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Mohamed Al-Fayed buried next to son on family estate almost 26 years after Dodi died in car crash with Princess Diana
2 September 2023, 07:24 | Updated: 2 September 2023, 12:53
Mohamed Al-Fayed has been buried next to his son following his death aged 94.
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A Muslim funeral service was held for Al-Fayed at London Central Mosque in Regents Park on Friday. It is Islamic convention to bury the dead as soon as possible.
Al-Fayed was interred at Barrow Green Court, Surrey, a 17th-century country pile he shared with wife Heini Wathén.
His son, Dodi, was re-interred on the estate two months after the fatal crash that killed him and Princess Diana in August 1997, the Mail reports.
The former owner of Harrods and Fulham football club passed away on Wednesday, with the news only confirmed by his family on Friday.
Egyptian-born Mr Al-Fayed was an outspoken businessman whose son Dodi became the lover of Princess Diana. Dodi died along with Diana in a car crash in Paris in 1997, which Mr Al-Fayed blamed on the royal family for years.
The businessman was once reputed to be among the world's richest men, and his net worth stood at about £1.3 billion by the time of his death.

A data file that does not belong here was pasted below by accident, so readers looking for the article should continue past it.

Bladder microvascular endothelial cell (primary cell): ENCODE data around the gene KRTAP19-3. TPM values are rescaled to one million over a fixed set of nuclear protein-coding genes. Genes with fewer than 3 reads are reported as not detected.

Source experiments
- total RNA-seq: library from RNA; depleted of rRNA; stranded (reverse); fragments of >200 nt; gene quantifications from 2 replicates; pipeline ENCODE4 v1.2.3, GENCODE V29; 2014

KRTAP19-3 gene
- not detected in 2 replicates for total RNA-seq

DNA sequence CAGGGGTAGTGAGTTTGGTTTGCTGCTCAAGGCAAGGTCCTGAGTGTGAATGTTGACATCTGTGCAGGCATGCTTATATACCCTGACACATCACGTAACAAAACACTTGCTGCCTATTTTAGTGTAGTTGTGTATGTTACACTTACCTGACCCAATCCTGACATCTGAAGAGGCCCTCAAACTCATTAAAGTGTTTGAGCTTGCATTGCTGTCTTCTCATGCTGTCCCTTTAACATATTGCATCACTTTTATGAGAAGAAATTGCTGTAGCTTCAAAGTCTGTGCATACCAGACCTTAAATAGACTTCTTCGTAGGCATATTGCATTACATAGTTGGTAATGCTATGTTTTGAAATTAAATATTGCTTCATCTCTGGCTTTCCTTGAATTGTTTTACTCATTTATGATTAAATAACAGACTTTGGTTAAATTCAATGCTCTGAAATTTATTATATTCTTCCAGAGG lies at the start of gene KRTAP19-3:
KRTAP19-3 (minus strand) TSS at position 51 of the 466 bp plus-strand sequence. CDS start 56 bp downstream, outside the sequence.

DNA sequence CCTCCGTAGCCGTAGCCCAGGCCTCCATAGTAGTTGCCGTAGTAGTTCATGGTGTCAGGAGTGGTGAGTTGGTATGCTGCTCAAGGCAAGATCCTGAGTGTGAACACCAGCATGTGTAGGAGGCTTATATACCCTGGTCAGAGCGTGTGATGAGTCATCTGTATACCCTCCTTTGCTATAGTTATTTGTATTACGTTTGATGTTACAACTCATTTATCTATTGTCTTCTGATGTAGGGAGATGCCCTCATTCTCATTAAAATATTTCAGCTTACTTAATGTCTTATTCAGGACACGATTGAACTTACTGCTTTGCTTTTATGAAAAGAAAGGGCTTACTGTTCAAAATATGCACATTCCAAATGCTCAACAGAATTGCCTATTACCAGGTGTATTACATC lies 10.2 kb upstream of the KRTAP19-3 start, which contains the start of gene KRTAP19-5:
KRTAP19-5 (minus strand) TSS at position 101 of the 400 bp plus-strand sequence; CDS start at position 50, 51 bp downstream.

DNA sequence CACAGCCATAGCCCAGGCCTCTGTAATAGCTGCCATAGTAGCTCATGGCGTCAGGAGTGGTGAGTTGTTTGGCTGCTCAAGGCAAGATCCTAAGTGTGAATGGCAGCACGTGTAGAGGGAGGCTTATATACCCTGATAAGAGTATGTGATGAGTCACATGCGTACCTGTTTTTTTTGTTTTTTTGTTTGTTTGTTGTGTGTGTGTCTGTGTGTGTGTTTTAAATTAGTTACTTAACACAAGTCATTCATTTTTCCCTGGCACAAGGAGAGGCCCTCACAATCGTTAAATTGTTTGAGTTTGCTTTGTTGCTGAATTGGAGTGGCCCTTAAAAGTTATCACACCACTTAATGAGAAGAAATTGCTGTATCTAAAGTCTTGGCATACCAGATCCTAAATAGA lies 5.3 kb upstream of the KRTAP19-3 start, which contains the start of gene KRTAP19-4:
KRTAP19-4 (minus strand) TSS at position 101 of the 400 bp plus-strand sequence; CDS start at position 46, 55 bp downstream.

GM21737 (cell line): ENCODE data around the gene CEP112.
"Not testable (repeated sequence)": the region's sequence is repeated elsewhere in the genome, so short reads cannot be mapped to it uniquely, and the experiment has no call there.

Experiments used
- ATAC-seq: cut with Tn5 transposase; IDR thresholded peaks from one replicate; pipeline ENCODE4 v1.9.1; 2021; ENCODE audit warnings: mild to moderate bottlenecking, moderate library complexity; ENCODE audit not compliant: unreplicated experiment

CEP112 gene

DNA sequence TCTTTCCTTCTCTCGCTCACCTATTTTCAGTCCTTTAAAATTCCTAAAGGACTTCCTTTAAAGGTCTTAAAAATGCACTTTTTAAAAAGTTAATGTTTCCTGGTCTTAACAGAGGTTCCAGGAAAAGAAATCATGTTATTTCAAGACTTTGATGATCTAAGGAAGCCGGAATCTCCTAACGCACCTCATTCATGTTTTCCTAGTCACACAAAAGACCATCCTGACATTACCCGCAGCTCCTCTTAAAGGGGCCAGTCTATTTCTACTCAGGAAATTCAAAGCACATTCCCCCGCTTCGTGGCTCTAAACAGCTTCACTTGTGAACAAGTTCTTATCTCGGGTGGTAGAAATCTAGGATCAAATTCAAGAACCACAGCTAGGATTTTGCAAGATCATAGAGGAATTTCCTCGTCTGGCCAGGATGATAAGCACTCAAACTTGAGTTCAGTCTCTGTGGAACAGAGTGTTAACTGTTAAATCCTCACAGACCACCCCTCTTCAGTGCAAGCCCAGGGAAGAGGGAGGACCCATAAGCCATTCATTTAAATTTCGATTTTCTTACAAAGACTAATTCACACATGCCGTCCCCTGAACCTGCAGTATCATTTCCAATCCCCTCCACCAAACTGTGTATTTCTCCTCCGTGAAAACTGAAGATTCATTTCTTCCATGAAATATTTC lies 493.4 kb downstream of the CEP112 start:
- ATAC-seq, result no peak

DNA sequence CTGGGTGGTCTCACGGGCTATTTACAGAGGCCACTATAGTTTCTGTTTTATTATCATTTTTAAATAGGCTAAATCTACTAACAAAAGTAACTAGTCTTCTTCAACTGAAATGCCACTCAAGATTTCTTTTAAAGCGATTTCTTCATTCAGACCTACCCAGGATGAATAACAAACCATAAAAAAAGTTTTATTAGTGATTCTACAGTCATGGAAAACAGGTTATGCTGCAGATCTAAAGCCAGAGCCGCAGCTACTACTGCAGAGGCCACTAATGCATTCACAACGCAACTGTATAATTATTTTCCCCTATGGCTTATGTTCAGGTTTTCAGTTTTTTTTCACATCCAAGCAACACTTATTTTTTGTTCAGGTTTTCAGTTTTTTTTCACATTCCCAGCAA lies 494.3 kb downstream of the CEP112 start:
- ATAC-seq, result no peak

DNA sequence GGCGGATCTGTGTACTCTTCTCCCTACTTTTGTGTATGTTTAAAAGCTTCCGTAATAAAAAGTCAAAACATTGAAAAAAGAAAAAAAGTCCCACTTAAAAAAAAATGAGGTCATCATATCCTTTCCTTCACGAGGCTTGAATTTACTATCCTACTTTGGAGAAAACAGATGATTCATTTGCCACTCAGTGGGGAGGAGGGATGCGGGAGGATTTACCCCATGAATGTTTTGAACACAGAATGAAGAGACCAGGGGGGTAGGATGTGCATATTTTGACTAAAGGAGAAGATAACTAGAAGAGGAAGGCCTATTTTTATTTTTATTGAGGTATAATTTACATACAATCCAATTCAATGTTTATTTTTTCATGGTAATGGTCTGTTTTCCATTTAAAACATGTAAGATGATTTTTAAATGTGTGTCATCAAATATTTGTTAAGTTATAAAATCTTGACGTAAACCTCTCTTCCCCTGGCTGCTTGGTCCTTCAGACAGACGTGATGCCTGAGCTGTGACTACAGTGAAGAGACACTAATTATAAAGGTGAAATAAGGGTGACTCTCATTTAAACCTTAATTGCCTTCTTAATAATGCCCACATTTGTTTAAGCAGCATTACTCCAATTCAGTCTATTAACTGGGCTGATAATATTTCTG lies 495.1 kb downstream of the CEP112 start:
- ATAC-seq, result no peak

In a statement released by Fulham, his family said: "Mrs Mohamed Al Fayed, her children and grandchildren wish to confirm that her beloved husband, their father and their grandfather, Mohamed, has passed away peacefully of old age on Wednesday August 30, 2023.
"He enjoyed a long and fulfilled retirement surrounded by his loved ones. The family have asked for their privacy to be respected at this time."
Mr Al-Fayed has been buried alongside Dodi on their Surrey estate.
An Egyptian newspaper reported comments by a relative, saying that "my wife’s grandfather, the Egyptian businessman Mohamed Al-Fayed, has died. We belong to God and to Him we shall return".
Mr Al-Fayed, a colourful and outspoken personality, had his most controversial moment after the death of Diana and Dodi.
Dodi had begun a relationship with Diana after holidaying on the family yacht with her. The two were staying in Paris in 1997 when their car crashed while attempting to avoid photographers - almost 26 years to the day before Mr Al-Fayed's own death.
The grief-stricken businessman claimed for ten years afterwards that the crash was organised by MI6 on behalf of Prince Philip, a claim that was never substantiated at all.
He was forced to concede defeat after a public inquest that ended in 2008 and found that the driver of the car was intoxicated. Mr Al-Fayed installed a memorial to Diana and Dodi in Harrods.
The businessman, who had lived in London since the 1960s, bought Harrods in 1985, after gaining a minority stake in the company that owned the iconic London department store in 1984. He sold Harrods in 2010 to the sovereign wealth fund of Qatar for £1.5 billion.
He said of the sale: "Of course it makes me sad... you can go ask everyone, people don't want me to go. But first of all I can't take this...
"I have children, I have grandchildren, you know... I have done it. And time for me now to rest. And enjoy."